St. Paul reminds us that snatching at equality with God is something that Jesus did not deem necessary primarily because He is God, but also because His dignity remained in His Person -- fully and perfectly complete in Who He Is. (Cf. Phil 2: 6-8) Are we not also supposed to imitate this example of Christ, right down to His obedience even unto death on a Cross? Why is envy such a problem if clearly we are supposed to empty ourselves and imitate Christ in both His dignity and obedience? Just because women have the ability to recite the words and go through the motions doesn't mean the charism belongs to them.

Here is what the Church says in her wisdom about the lay apostolate and women:

The laity carry out their manifold apostolate both in the Church and in the world. In both areas there are various opportunities for apostolic activity. We wish to list here the more important fields of action, namely, church communities, the family, youth, the social milieu, and national and international levels. Since in our times women have an ever more active shale in the whole life of society, it is very important that they participate more widely also in the various fields of the Church's apostolate. (AA 9 -- emphasis added)

The Church is not telling women to sit down and do nothing but be good little girls -- not at all. She is saying very precisely, you have been given a role in society, one that is increasingly opening up to you -- USE IT WISELY. The Church is specifically sending women out to be active not only for the secular needs of community, but for Christ in her community. Women have a far broader reach in spreading the word of God in their surroundings than a priest ever could. He is there to provide the means for spiritual worship and the sacraments to the faithful. We, the lay faithful are the workers in the vineyard. We have a grand responsibility to bring Christ out into our everyday lives and witness to Him.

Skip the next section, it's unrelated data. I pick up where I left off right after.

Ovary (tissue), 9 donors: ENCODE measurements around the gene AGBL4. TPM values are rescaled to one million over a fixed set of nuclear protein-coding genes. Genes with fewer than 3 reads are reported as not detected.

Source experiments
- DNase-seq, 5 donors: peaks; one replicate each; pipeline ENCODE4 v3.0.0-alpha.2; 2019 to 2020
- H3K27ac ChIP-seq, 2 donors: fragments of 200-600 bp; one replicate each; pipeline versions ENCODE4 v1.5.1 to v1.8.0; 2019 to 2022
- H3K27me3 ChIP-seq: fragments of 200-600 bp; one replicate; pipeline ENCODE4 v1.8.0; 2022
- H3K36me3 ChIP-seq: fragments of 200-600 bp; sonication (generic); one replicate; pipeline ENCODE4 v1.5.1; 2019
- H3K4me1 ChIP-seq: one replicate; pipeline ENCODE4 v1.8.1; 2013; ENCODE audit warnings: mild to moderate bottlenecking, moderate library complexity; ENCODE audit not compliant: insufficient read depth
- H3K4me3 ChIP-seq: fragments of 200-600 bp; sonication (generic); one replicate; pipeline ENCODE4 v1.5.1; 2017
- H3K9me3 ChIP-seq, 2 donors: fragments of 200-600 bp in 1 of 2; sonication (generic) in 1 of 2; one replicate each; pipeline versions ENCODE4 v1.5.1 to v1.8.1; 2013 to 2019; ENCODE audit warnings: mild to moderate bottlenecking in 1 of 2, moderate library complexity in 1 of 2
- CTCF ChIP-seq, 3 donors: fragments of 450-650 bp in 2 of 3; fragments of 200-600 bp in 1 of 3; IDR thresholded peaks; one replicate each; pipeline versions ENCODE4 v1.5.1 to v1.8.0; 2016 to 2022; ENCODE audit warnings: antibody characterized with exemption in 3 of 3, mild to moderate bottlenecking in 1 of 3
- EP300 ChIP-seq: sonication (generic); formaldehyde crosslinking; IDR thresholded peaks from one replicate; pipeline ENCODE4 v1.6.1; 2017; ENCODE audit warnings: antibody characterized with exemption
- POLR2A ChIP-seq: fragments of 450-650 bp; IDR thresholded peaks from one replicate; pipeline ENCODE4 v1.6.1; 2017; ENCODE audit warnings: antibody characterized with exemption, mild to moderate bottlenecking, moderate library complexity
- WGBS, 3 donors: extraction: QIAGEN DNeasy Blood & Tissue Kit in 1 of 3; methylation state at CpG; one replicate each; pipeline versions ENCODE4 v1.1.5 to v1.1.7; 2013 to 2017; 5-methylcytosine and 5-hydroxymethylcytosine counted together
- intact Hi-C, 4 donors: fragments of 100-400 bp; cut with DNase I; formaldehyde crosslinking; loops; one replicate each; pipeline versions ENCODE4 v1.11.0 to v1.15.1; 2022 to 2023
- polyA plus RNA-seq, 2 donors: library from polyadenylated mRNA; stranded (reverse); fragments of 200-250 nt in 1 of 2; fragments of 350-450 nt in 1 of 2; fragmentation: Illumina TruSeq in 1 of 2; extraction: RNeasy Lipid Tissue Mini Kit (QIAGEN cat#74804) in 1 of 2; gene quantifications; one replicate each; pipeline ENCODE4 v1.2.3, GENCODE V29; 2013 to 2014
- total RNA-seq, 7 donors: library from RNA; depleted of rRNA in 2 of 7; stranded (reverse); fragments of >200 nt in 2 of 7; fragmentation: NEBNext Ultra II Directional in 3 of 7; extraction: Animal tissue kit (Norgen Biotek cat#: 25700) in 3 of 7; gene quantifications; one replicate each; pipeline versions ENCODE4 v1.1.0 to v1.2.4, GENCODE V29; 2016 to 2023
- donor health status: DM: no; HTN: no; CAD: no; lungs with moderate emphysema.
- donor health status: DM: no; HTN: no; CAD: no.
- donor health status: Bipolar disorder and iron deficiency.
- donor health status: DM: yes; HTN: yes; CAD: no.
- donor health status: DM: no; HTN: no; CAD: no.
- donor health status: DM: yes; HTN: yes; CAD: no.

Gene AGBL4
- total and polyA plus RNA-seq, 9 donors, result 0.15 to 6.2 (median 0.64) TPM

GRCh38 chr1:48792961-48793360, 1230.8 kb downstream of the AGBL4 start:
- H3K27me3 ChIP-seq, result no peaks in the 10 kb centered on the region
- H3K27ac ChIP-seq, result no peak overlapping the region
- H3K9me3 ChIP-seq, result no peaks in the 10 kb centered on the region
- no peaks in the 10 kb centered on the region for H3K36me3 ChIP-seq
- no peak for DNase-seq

The document goes on to offer:

...centers of documentation and study not only in theology but also in anthropology, psychology, sociology, and methodology should be established for all fields of the apostolate for the better development of the natural capacities of the laity-men and women, young persons and adults. (AA 32 -- emphasis added)

Does this sound like a Church that wishes to subjugate women; an institution that wants to keep its women cooking, cleaning and doing nothing but the busy work? I believe the statement above advocates for higher education for all of the laity in areas that will help to increase their ability to know, love and serve Christ in society and on a deep personal level.

The Church goes on to empower the lay faithful:

Finally, the hierarchy entrusts to the laity certain functions which are more closely connected with pastoral duties, such as the teaching of Christian doctrine, certain liturgical actions, and the care of souls. By virtue of this mission, the laity are fully subject to higher ecclesiastical control in the performance of this work. (AA 24 -- emphasis added)

These are indeed vital functions! The Church depends on the assistance and participation of the laity in performing these pastoral duties. Often, these types of apostolates are lead and sustained in vitality by women. The Church not only condones the idea that women are able to perform these duties, but encourages them to do so.

When women begin to believe again that their dignity lies not in what they are able to achieve, but in how they were created as women, they will come to desire less those things that snatch at equality. Rather, they will embrace the gifts that God has given them as women and develop them to their fullest in society and in the life of the Church.